statements and naked assertions will not suffice.
Id. The Court may also dismiss claims based on an
affirmative defense if the affirmative defense is obvious
from the face of the complaint. See Ray v. Kertes,
285 F.3d 287, 297 (3d Cir. 2002); see also McPherson v.
United States, 392 F. App'x 938, 943 (3d Cir. 2010).
The Court may also consider matters of public record.
Buck v. Hampton Twp. Sch. Dist., 452 F.3d 256, 260
(3d Cir. 2006). As Kennedy is proceeding pro se, the
Court construes his allegations liberally. Higgs v.
Att'y Gen., 655 F.3d 333, 339 (3d Cir. 2011).
state a claim under § 1983, a plaintiff must allege the
violation of a right secured by the Constitution and laws of
the United States, and must show that the alleged deprivation
was committed by a person acting under color of state law.
West v. Atkins, 487 U.S. 42, 48 (1988).
Kennedy's Second Amended Complaint fails to allege a
meritorious claim against any of the named defendants.
Claims against the City, Police Department, Mayor Kenney, and
has not stated a claim against the City of Philadelphia
because he has not alleged a municipal custom or policy that
led to the violation of his rights. Monell v. Dep't
of Soc. Servs., 436 U.S. 658, 691 (1978)
(municipal liability under § 1983 must be predicated
upon a municipal policy or custom). Furthermore, the
Philadelphia Police Department is not a separate legal entity
that can be sued. See Regalbuto v. City of Phila.,
937 F.Supp. 374, 377 (E.D. Pa. 1995). Moreover, nothing in
the Second Amendment Complaint plausibly suggests that Mayor
Kenney and Commissioner Ross had any personal involvement in
Kennedy's case such that they could be held responsible
for anything related to Kennedy's prosecution.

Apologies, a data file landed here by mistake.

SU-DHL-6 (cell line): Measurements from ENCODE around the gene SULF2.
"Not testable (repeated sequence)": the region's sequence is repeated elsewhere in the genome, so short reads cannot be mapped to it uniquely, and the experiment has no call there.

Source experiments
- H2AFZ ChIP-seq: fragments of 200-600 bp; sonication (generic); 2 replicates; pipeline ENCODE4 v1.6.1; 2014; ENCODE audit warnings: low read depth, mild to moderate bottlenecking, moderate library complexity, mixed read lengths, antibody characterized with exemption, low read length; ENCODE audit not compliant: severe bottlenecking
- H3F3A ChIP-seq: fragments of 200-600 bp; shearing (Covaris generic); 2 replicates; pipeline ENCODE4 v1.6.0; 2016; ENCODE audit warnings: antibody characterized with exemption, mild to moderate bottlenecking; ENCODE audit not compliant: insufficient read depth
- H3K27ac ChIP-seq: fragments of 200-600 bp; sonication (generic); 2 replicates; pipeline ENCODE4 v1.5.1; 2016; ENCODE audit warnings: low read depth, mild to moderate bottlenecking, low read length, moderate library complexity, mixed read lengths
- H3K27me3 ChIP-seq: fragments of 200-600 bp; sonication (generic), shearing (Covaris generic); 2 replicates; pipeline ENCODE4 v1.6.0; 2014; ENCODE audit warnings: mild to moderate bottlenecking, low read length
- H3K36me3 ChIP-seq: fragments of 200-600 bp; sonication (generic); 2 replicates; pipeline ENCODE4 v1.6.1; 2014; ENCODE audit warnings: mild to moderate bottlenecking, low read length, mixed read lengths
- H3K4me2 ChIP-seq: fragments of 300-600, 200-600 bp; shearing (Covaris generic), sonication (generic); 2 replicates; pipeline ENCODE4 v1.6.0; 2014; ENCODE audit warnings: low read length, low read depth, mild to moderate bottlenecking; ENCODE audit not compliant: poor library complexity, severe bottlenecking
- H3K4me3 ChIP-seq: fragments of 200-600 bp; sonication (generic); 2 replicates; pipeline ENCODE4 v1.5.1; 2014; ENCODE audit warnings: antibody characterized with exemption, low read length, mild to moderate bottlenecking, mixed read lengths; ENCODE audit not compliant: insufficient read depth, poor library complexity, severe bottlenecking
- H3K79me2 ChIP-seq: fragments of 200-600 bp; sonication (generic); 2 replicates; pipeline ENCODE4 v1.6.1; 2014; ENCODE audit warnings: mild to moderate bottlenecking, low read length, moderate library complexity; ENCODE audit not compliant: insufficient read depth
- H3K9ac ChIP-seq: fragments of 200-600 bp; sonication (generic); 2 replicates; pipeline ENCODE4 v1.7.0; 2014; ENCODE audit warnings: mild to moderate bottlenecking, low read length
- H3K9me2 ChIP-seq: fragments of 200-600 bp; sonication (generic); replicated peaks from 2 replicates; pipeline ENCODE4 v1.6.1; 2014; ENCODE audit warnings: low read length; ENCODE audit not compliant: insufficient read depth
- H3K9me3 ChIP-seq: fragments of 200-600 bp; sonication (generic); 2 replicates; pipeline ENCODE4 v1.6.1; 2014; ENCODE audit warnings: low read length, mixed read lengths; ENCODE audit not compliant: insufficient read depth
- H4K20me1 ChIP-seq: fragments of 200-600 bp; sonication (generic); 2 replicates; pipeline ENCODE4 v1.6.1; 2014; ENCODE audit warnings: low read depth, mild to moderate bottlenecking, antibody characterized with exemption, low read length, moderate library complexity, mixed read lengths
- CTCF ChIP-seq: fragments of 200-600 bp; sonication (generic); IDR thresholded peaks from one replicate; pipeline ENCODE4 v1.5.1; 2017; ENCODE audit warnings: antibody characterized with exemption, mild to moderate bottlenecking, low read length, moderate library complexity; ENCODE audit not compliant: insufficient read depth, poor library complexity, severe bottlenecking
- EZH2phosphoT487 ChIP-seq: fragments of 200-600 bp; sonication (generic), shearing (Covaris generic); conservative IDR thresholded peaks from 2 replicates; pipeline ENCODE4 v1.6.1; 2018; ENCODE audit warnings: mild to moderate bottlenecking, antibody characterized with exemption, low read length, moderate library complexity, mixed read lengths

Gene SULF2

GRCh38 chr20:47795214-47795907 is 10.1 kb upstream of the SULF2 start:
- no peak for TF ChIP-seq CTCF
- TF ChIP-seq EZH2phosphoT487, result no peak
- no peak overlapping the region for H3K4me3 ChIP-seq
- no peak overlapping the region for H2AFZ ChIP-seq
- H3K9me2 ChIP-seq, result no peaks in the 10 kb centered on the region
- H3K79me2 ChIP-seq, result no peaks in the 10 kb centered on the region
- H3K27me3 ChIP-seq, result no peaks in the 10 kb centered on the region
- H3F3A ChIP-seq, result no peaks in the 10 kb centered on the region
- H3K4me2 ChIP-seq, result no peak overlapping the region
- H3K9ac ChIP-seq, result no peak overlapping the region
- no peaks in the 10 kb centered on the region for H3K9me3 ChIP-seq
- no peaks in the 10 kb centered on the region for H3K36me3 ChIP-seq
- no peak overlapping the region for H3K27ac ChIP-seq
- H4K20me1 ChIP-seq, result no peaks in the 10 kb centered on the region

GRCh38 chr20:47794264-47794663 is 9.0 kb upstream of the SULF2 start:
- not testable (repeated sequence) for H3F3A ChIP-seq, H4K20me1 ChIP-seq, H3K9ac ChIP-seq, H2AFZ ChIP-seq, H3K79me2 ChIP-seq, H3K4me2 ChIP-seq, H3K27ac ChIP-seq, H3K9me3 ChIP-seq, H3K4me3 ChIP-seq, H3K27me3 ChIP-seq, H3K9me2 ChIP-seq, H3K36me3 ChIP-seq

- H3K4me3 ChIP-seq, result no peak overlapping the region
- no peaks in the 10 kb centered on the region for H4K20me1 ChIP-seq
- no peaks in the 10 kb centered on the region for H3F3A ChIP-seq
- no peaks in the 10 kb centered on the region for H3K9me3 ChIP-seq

See Barkes v. First Corr. Med., Inc., 766
F.3d 307, 320 (3d Cir. 2014), reversed on other
grounds, Taylor v. Barkes, 135 S.Ct. 2042
Claims against the Police Officers
to Kennedy, the named police officers violated his rights on
October 30, 2014 by arresting him “without probable
cause and without a search warrant.” (Second Am. Compl.
¶ 1.) He also contends that on November 17, 2014,
Officer McCauley violated his rights by “testif[ying] .
. .that he went and [obtained] a search warrant[, ]
committing [perjury] and falsification.” (Id.
¶ 2.) Kennedy alleges that all of the named officers
conspired to violate his rights. (Id. ¶¶
§ 1983 actions, federal courts courts apply the statute
of limitations governing personal injury claims in the state
where the cause of action arose. Wallace v. Kato,
549 U.S. 384, 387 (2007). In Pennsylvania, the relevant
statute of limitations is two years. See 42 Pa.
Cons. Stat. § 5524. The limitations period begins to run
from the time “the plaintiff knew or should have known
of the injury upon which [his] action is based.”
Sameric Corp. of Del., Inc. v. City of Phila., 142
F.3d 582, 599 (3d Cir. 1998). Here, Kennedy alleges he was
falsely arrested on October 30, 2014, so his claim accrued on
that date. See Montgomery v. De Simone, 159 F.3d
120, 126 (3d Cir. 1998). His claim regarding false testimony
accrued on November 14, 2014, when Kennedy knew or should
have known that Officer ...